When it comes to swimming, hair color, and chlorine it can turn into a huge disaster, especially if the hair dye starts to bleed into the pool. Most people always think just the “Blondes” get affected by the chlorine, but that’s not true. Red hair dyes, browns, purple, and even black can all go wrong if not protected the right way. Who wants to leave a trail of hair color in the pool? How embarrassing is that?
Swim Waiting Time And Protection After Coloring Hair
There is no wrong or right time when it comes to swimming. You can go into a pool or ocean after coloring your hair as long as you protect it. By protection I mean a swimming cap, sunscreen, and a deep conditioner. I know half of us women are so vain, and don’t want to be caught wearing a huge condom looking cap on our heads right?
Well, instead of purchasing a plain color, opt for a cap with flowers all over it, flowers just on the side, camo print, animal print, or if all fails and you still feel like your wearing a rubber condom on your head wear a bandana or head scarf. Although the bandana or scarf won’t be as secure, at least your hair, scalp, and color will still be somewhat protected. Something is better than nothing, especially if you don’t want your new hair color to leak out.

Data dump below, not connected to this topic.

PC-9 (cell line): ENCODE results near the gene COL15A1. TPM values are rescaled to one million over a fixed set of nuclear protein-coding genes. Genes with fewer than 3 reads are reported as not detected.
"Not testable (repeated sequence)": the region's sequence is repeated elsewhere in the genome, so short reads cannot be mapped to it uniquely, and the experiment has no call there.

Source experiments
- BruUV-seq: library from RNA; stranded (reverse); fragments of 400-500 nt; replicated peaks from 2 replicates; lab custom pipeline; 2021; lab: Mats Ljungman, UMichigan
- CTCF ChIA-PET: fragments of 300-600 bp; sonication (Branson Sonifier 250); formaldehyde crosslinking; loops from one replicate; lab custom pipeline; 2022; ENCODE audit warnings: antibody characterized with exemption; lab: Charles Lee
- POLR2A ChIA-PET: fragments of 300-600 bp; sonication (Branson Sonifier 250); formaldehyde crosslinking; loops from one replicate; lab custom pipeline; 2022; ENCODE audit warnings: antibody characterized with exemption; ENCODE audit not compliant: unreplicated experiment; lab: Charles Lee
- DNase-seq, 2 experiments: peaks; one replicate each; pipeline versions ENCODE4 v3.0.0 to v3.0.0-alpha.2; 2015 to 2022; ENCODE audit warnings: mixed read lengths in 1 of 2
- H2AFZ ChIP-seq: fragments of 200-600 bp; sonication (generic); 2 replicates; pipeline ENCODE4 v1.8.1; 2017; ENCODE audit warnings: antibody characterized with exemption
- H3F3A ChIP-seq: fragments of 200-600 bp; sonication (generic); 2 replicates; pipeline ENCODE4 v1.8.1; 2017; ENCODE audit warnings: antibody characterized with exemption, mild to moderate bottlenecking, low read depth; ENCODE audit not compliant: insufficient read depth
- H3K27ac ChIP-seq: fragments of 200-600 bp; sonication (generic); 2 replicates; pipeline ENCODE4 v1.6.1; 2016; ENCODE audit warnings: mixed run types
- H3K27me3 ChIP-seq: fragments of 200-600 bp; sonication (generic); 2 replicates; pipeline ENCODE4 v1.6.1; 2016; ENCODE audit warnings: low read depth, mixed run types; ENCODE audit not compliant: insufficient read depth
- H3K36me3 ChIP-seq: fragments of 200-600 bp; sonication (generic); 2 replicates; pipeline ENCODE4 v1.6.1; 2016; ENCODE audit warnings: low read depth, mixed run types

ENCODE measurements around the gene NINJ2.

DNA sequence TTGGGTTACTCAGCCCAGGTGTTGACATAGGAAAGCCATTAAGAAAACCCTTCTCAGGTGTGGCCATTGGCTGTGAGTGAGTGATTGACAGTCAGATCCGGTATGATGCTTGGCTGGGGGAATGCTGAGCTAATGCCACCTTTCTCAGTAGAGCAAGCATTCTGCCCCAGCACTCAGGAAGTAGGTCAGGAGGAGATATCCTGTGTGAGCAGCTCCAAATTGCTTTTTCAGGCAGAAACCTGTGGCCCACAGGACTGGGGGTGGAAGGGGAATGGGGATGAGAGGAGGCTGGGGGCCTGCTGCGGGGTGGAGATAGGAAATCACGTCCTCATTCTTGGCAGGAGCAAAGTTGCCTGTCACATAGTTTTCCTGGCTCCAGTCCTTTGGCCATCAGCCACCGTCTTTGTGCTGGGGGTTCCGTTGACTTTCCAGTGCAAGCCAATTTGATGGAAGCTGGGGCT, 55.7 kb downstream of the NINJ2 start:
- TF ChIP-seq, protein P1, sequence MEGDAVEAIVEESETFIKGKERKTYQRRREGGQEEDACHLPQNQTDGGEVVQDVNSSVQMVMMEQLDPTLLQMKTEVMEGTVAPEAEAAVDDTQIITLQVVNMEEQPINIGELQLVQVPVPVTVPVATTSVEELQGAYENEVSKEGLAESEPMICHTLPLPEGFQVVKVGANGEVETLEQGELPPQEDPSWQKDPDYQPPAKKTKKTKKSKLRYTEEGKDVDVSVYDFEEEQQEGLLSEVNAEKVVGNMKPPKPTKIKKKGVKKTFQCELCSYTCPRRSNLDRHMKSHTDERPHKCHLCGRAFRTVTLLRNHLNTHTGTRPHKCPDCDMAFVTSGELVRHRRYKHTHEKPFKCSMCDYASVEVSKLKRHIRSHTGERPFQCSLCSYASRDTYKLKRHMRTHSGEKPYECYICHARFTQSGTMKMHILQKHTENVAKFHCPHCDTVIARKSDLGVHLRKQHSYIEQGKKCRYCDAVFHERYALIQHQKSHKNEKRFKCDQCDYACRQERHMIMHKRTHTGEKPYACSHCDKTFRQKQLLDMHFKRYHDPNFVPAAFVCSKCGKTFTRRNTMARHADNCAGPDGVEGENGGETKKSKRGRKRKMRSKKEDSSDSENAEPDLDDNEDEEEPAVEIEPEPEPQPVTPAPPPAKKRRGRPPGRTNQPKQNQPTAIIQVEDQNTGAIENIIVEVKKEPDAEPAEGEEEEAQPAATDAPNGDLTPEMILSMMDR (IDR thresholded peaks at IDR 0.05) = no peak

Make Sure All Excess Hair Dye Is Out Before Swimming
Once we dye our hair a new color, sometimes we’re afraid of washing it too many times due to the fading factor. However, if you don’t get all the dye out it will end up in the pool with you.
After the color wash the hair using a gentle color treated and anti-fading ingredients. No medicated shampoos or clarifying. Give the hair a good scrub, lather, and rinse with warm water. Then repeat again, but this time, use hot water for the first few seconds of rinsing to help get rid of any excess hair dye on the scalp and hair. Once the water runs clear, rinse with cold water to lock the color in. The hot water removes hair dye, so only do this after you first wash it like mentioned above.
If the water runs clear after two shampoos, then you shouldn’t have an issue in the pool.
Washing Chlorine Out correctly
You can use a shampoo that is specifically for removing chlorine out of hair, or you can use baking soda, tomato paste, or vinegar. The main key here, is to rinse in cold water. Hot water will activate the chlorine, and also make the new hair color/dye run. This process should be done immediately after swimming is possible.
If you swim a lot, every other day try to mix some baking soda with your shampoo. This will help remove any excess chlorine you didn’t get out the first time.
Sources: Professional Beautician